As a law student, and particularly as an articling student, mentoring is an important part of our development. Mentors are there to help us through times of uncertainty, to teach us, and to pass on along their experiences. But what happens with mentorship once you are finished articling?

The prevailing idea is that the firm you work for as an articling student or as a new lawyer will informally mentor you; however, while that firm may teach you how to do the day-to-day work in a chosen area of law, there is no guarantee as to how much mentorship you will receive. With the billable hour still king, there may be a lack of time or manpower to mentor a new lawyer as they adapt to a challenging new career, particularly in areas such as the business side of how a law firm runs, skills to deal with clients, personal wellness, and work-life balance issues. Even experienced lawyers may need mentorship as they strike out on their own, or if they begin practicing in new areas of law. When you work alone, or you do not have a sufficient professional network to support you, where do you turn to for mentorship?

Law Society of BC Mentorship

In BC, the Law Society of offers continuing professional development (CPD) credits in hopes of fostering mentorship relationships within the profession. On their website, the Law Society explains their mentoring program as “lawyers with experience or expertise in a practice area or practice skill providing guidance or advice in support of the professional goals of another lawyer, or an articling student in another firm, who requests assistance.”

The Law Society itself must approve in advance a mentorship plan, which includes such things as the mentee’s specific development and learning goals, must encompass broad practice issues and skills, and that the parties plan to meet a minimum of six hours over the course of year with documentation of the time spent when the hours are complete. Mentoring plans that do not qualify for CPD credit include “client or business development, marketing or profit maximization, wellness or work life balance issues, or seeking advice on specific client files.”

But is it Enough?

These guidelines raise some concerns. To begin with, since the Law Society’s mentorship program is strictly volunteer, it is unlikely to fulfill the mentorship needs of all of its members. It is not only new lawyers that need mentorship; solo practitioners, experienced lawyers practicing in new areas of law, or lawyers starting their own firms may desire mentorship. While the CPD credits are a good attempt at incentivizing lawyers to become mentors, there may still be a shortage of mentors compared to the need.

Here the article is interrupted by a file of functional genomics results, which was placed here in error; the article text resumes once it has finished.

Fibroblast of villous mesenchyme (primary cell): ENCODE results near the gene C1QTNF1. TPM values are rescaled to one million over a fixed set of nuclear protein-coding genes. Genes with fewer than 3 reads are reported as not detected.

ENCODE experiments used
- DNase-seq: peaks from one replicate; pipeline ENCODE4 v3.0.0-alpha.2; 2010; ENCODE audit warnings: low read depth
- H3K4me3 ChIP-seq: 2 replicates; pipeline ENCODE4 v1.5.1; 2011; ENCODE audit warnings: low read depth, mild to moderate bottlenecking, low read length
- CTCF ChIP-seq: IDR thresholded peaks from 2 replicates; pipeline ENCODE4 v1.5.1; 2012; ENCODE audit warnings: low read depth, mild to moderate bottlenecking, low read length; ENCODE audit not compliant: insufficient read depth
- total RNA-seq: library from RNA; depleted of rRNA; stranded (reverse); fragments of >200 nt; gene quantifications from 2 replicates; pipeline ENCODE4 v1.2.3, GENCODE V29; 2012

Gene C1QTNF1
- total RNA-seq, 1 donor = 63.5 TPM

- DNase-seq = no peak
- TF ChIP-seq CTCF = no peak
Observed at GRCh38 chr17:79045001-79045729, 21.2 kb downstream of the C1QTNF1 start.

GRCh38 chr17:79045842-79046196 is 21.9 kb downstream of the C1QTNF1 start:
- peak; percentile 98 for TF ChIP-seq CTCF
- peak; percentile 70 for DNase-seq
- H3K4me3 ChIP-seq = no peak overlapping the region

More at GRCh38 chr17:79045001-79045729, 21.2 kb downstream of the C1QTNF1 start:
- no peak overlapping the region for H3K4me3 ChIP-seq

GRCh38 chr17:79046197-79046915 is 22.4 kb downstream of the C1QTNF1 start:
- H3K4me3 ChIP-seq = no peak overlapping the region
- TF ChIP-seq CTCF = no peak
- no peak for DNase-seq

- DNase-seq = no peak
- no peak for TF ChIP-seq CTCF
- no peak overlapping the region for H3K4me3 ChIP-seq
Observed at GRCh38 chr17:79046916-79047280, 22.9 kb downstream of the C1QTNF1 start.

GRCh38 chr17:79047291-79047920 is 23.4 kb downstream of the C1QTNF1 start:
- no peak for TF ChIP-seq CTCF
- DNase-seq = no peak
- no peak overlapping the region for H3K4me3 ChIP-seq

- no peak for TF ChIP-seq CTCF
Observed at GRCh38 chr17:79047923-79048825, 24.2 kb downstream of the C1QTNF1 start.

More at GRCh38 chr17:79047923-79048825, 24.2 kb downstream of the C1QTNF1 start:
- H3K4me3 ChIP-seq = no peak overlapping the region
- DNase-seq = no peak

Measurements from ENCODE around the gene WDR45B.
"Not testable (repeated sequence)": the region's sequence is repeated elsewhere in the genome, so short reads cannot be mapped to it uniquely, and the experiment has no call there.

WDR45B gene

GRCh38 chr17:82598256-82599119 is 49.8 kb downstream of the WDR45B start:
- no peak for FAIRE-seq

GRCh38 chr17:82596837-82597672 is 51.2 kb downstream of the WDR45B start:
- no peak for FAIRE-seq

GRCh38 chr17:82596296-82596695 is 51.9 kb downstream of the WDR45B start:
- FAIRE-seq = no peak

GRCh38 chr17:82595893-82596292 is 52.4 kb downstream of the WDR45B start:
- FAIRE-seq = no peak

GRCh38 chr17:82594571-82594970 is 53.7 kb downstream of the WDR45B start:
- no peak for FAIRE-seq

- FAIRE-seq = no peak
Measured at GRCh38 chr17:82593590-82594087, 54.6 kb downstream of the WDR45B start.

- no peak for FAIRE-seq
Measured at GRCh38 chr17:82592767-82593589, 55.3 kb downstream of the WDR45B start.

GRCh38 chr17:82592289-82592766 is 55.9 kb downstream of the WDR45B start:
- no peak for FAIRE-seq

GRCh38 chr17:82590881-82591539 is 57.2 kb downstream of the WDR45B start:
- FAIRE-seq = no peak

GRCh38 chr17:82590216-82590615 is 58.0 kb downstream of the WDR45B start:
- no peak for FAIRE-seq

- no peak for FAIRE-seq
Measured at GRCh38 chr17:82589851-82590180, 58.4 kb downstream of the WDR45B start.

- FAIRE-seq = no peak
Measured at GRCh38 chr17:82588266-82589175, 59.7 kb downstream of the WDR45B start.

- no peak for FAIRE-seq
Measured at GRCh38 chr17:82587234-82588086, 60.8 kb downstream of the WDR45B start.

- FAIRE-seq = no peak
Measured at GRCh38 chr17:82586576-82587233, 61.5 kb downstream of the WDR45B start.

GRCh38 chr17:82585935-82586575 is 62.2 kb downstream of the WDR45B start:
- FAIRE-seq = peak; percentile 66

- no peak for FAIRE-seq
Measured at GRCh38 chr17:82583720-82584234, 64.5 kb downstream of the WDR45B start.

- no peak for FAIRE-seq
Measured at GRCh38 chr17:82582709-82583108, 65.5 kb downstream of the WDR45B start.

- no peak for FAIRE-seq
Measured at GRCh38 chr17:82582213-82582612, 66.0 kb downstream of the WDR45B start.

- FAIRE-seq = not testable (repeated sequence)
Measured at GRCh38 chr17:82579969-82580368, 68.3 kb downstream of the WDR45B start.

Being on a volunteer basis also runs the risk of a lack of diversity among mentors offered by the Law Society. While the Law Society and CBA have somewhat addressed this in mentorship programs through the Women Lawyers Forum (WLF) and Aboriginal Lawyers Mentorship Program, a lack of mentors would be unlikely to match the diversity of the Law Society membership requesting mentorship. As discussed in class, the legal profession is having a problem retaining women and culturally diverse groups in its ranks, and having access to mentorship from lawyers in similar self-identified groups may be one solution to help keep them in the profession.

Finally, the Law Society mentorship plan has limitations on what areas of mentorship qualify for CPD credits. While newer lawyers may need assistance with broad practice issues and skills, I feel the law society is not fulfilling the mentorship needs of its membership by not allowing for CPD credit mentorship of non-legal areas such as business or client development, marketing, and wellness or work life balance issues. If, for example, you are a solo practitioner in a rural part of BC and need mentorship on how to run and develop your practice, where do you turn? While online courses may be offered by the Law Society in these areas, an experienced solo practitioner would be an invaluable mentor to these lawyers, and could only be a phone call away. If the Law Society is going to offer CPD credit mentorship to its members, shouldn’t it be encouraging mentorship in all areas of being a lawyer, not just practice issues and skills?

While the Law Society has endeavoured to ensure that lawyers in BC have some access to mentorship in their area of practice, it is currently still on the lawyers themselves to develop their own mentoring network that will fulfill all of their practice needs and questions. Networking has always been emphasized in law school as a way to find a job, but the true value of networking now may be the mentorship it provides later.